By Tim Redmond

The email out of the Mayor’s Office was very explicit: “This invitation is for CEO’s (sic) and senior executives only and is not transferable.” The lucky few, all from the tech industry, were asked to join the mayor for a private, closed-door lunch meeting at the offices of Salesforce at One Market to discuss “the future of San Francisco and the tech sector.”

It was signed by Carl Nicita, who works in the Mayor’s Office of Neighborhood Services. I was handed a copy by union activists; the likes of me clearly aren’t invited to this stuff.

The meeting, the invite said, would be co-hosted by Salesforce and Ron Conway, who is tech’s biggest lobbyist in the city.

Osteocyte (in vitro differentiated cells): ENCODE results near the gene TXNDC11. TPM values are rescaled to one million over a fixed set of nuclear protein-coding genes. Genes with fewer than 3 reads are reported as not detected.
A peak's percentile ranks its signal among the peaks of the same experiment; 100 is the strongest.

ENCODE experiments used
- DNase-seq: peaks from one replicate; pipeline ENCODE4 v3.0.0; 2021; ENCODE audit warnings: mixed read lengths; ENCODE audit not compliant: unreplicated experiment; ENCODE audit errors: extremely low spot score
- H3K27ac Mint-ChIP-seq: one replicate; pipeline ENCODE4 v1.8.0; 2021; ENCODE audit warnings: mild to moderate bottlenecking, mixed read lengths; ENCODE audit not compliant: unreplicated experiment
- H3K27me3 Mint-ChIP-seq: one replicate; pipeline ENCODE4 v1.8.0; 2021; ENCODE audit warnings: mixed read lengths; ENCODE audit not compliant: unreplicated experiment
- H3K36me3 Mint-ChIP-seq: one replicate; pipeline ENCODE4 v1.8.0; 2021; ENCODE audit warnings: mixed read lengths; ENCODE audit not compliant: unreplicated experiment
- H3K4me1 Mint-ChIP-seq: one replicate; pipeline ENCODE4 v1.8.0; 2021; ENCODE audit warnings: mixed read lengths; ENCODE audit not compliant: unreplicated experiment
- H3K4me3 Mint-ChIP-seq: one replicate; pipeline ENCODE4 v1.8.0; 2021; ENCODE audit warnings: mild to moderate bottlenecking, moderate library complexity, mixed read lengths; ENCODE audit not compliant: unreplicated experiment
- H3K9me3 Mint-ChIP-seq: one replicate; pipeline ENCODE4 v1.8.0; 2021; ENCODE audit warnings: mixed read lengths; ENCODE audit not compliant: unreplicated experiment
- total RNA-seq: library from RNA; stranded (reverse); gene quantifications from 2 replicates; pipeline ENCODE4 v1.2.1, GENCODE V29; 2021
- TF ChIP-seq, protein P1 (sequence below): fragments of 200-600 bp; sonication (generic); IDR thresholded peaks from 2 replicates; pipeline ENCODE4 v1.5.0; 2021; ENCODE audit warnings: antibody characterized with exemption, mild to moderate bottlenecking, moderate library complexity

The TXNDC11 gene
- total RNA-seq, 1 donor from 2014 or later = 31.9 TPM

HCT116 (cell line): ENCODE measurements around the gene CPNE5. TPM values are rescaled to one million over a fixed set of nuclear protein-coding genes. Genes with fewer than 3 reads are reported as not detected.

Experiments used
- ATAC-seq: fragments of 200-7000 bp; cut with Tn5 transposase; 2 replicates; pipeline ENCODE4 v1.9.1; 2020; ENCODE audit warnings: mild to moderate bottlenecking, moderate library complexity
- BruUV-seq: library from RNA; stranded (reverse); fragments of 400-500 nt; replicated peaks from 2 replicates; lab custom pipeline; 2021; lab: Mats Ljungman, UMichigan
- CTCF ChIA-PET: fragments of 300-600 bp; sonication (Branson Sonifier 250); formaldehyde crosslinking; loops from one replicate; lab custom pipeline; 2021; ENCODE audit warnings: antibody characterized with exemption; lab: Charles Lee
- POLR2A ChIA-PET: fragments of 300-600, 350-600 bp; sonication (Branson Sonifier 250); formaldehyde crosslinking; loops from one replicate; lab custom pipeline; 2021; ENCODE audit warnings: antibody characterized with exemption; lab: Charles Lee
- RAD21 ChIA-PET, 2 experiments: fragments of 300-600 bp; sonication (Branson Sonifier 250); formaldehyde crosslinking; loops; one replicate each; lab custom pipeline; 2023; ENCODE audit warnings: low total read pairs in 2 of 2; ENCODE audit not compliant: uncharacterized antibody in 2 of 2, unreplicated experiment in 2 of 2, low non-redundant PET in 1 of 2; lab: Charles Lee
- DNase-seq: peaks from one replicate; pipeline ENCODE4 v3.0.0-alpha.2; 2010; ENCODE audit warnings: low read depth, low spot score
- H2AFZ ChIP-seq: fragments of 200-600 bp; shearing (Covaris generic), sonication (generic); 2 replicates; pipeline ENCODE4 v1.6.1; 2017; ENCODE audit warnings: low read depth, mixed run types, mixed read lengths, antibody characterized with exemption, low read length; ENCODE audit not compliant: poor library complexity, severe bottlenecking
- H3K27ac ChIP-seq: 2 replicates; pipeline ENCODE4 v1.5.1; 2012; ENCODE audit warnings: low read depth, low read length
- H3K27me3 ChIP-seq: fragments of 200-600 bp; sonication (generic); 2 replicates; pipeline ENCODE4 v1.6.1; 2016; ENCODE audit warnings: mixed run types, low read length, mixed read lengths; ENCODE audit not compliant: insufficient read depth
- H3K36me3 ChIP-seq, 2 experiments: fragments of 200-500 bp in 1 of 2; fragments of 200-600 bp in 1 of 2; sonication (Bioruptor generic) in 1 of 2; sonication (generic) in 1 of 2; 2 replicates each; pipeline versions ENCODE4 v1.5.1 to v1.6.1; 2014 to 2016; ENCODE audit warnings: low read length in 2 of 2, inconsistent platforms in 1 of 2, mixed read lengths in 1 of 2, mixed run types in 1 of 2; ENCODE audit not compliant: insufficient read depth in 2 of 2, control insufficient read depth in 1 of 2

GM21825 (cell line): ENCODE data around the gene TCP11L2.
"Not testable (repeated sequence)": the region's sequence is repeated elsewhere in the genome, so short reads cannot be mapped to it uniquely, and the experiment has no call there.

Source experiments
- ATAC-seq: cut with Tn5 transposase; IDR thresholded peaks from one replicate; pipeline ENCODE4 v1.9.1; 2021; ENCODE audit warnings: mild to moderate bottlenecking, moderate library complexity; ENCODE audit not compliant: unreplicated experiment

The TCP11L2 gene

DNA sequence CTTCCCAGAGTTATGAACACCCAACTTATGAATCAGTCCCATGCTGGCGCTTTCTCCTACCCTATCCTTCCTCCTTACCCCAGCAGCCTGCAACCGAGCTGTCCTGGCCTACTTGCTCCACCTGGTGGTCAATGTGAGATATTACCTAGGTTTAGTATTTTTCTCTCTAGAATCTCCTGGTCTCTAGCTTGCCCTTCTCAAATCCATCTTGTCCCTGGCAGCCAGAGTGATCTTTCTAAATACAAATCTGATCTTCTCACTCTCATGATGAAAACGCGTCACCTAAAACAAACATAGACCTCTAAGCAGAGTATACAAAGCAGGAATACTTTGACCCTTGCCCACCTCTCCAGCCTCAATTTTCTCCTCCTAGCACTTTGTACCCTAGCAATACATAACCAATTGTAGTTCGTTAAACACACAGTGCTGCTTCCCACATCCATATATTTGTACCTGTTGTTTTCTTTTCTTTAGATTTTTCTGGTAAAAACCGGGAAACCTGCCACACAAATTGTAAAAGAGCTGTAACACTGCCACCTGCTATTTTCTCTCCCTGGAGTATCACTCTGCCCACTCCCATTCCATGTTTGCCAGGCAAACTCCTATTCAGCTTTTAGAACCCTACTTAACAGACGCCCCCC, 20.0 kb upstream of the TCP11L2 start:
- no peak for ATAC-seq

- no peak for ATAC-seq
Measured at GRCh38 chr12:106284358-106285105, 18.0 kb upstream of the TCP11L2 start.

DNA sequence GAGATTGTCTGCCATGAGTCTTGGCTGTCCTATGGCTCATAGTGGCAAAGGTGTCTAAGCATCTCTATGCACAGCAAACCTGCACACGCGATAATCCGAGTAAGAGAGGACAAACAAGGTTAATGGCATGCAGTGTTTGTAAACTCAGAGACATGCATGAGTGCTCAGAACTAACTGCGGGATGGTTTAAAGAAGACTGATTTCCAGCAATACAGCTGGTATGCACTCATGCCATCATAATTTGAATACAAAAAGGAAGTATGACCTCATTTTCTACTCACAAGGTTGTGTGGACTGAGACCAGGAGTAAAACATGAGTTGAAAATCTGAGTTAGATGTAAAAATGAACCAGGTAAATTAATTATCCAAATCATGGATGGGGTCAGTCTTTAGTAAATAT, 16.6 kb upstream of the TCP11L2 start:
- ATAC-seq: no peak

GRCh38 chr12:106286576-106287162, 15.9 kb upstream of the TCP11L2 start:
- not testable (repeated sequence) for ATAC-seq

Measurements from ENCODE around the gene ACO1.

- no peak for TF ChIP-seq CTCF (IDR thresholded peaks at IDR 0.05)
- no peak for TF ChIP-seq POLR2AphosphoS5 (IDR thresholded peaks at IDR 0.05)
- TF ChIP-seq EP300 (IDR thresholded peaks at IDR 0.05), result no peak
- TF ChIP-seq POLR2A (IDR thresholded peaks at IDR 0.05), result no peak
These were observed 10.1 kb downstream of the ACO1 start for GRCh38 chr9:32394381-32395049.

So I wandered down to One Market at noon; at the very least, I hoped to catch Mayor Lee on his way in and ask him who the other guests were, what was on the agenda – and why he was holding this meeting, in secret, when he’s never held an open town-hall meeting on housing and gentrification, or had anything more than a pre-planned, canned discussion with the supervisors in public. It seems that the future of San Francisco, and the role of the booming tech industry, is something that doesn’t involve the rest of us.

I can guess, though, that a lot of what the mayor and his tech buds talked about is politics and PR. The tech folks aren’t all that popular in San Francisco there days, in large part because of the wave of evictions flooding through the city, and to some extent due to their own arrogance. So the mayor’s trying to figure out how to turn things around, and I suspect he suggested that maybe these wealthy companies start doing more charitable work. Or something.

But that’s not the message that SEIU Local 1021, which represents city workers, was sending. (more after the break)